Premier auction house Christie’s is presenting a unique online auction of rare Lunar and Martian meteorites, along with a series of stunning asteroidal meteorites, all of which hold historic importance. The collection includes a slew of cosmic rocks and trove of meteorites that fall to earth from comets or asteroids with some over billion years old. From dramatic jeweled-like polished spheres to raw natural shapes that reveal metallic patterns hidden within, these meteorites are a rare sculptural wonder.
Here is our pick of five of the most fascinating of the 30 collectibles being sold online at Christie’s between 11 and 25 November. If you have ever yearned to own something from out of this world, here is your chance.
5. The Gibeon
Estimate: $55,000- $85,000
Formed 4.5 billion years ago in the asteroid belt located between Mars and Jupiter, this aesthetically stunning iron meteorite was found by a tribesman in the Kalahari Desert in Namibia. The Gibeon features a naturally formed hole as a result of terrestrialization, or exposure to the elements. This zoomorphic specimen has a multitude of gleaming ridges, which if dissected would evidence a crystalline pattern.
Estimate: $2,500- $3500
Sikhote-Alin is a huge iron, responsible for one of the largest meteorite showers in recorded history. After breaking off from its parent body 320 million years ago, the 70-metric-ton iron mass wandered through interplanetary space until it encountered the Earth. On 12 February 1947 a fireball, brighter than the Sun, exploded at an altitude of about 6 km over Eastern Siberia. Sonic booms were heard at distances up to 300 km from the impact point. A 33-km-long smoke trail persisted for several hours in the atmosphere after the meteorite struck the ground. Many of the fragments penetrated the soil, producing impact holes as large as 26 meters; about 200 such holes have been catalogued.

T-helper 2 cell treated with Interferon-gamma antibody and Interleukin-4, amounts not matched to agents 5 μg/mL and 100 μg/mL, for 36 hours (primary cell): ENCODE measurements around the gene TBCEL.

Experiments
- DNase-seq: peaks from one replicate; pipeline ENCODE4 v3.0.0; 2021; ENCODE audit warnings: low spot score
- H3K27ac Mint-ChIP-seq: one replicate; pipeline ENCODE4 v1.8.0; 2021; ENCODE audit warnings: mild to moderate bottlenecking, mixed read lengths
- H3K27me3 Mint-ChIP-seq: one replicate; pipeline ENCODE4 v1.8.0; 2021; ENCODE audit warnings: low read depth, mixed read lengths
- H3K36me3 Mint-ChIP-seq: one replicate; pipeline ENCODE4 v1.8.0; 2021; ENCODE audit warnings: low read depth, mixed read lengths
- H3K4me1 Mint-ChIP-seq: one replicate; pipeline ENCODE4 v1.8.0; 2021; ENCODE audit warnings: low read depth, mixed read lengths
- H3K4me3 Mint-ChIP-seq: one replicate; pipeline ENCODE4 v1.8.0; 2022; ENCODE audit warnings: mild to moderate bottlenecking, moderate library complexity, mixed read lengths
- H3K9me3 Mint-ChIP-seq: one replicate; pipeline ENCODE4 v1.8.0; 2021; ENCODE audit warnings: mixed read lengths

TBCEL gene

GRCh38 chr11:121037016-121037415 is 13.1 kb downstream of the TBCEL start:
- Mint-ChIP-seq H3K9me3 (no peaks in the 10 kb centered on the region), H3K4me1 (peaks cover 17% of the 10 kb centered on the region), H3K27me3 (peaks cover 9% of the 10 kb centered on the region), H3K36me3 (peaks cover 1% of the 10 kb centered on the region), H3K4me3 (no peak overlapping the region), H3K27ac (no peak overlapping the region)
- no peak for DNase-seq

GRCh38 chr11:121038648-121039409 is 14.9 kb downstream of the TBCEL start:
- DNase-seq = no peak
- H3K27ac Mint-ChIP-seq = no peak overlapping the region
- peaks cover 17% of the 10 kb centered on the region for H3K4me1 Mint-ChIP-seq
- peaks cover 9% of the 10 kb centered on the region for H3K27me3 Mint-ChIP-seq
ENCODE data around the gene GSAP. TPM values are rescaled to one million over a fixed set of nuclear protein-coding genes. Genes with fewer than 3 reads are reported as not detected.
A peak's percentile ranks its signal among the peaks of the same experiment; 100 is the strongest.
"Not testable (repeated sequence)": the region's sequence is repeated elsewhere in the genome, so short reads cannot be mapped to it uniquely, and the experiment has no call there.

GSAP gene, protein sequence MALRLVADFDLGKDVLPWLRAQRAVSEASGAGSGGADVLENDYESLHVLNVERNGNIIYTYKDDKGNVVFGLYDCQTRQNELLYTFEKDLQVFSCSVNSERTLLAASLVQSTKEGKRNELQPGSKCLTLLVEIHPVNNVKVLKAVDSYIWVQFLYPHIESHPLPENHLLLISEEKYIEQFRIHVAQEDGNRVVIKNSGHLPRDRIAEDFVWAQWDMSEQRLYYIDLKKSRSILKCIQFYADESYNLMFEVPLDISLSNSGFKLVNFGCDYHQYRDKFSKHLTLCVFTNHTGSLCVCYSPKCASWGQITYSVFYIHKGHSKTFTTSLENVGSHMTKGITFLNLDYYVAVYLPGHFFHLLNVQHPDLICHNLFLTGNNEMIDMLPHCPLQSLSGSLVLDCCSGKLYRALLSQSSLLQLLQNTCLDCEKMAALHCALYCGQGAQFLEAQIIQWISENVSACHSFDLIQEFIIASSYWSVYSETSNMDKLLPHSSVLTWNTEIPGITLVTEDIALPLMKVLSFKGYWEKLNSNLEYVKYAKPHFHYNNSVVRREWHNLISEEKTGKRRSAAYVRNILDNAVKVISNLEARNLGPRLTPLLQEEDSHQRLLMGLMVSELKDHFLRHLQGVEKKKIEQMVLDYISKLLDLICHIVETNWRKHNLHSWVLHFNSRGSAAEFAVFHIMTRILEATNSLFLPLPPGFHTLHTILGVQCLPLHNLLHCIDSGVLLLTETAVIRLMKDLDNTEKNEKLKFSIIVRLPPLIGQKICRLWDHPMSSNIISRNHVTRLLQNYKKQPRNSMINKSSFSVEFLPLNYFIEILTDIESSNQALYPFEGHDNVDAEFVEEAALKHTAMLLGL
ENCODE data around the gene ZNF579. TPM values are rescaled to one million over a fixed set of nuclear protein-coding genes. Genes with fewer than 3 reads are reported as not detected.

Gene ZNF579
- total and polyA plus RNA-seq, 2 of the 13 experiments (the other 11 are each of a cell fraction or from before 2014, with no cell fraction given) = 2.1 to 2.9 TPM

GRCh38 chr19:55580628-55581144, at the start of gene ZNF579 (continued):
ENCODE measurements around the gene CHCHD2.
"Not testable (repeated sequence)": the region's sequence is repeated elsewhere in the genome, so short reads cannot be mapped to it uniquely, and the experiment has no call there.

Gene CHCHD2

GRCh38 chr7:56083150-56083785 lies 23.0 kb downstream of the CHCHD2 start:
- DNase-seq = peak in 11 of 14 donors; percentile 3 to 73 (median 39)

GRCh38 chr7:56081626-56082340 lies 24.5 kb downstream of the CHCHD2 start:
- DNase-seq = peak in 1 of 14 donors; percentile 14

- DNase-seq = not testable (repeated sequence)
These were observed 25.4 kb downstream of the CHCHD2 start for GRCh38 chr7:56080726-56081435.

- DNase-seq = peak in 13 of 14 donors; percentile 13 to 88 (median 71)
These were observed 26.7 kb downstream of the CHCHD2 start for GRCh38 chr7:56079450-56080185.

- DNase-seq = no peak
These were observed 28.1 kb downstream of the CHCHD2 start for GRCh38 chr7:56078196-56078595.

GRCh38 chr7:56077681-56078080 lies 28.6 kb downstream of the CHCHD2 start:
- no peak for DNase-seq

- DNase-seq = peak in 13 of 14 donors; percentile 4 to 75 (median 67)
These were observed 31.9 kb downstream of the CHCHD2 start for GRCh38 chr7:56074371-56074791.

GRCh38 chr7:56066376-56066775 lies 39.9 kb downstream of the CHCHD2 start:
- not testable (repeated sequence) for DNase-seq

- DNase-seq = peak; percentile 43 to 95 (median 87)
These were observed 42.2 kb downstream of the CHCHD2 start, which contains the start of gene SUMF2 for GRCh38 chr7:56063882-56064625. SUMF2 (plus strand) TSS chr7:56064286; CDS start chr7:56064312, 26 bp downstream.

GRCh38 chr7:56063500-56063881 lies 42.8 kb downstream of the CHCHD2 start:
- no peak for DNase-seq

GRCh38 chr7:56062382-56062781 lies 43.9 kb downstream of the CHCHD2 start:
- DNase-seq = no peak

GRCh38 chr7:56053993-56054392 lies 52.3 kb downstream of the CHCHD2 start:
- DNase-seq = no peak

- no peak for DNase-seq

3. A Seymchan Meteorite Sphere
Estimate: $9,000- $13,000
Seymchan is a wondrous three-dimensional presentation of a pallasite, and can rightly be considered an otherworldly crystal ball. Pallasites are formed at the core-mantle boundary of an asteroid that experienced melting molten metal from the core mixed with olivine crystals settling downwards from the mantle. It appears the olivine grains are suspended or floating in a metallic sea – an image not far afield from the actual case in its parent asteroid.
2. Black Beauty
Estimate: $75,000 — $100,000
“Black Beauty” is the nickname given to a unique, shiny black Martian meteorite that was recovered in the Sahara in 2011. The formal name of the meteorite is Northwest Africa (NWA) 7034. It is one of only 80 meteorites found on our planet that come from Mars. Black Beauty is also unusual in that it contains 10-30 times more chemically bound water than other Martian meteorites, probably a reflection of the water-rich magma from which it crystallized.
1. NWA 5000
Estimate: $140,000 — $180,000
This cubic-shaped meteorite found in southern Morocco in 2007 is the most expensive meteorite up for sale at this auction. NWA 5000 (the NWA stands for North-west Africa) represents a previously unchartered part of the moon and this large slice is a beautiful breccia made up of large fragments of 4.5 billion year-old metal. The rock has a two-toned appearance. It is the largest lunar meteorite that consists mainly of igneous rocks from the lunar highlands and is one slice of the moon worth bidding for.
[Via – Christies]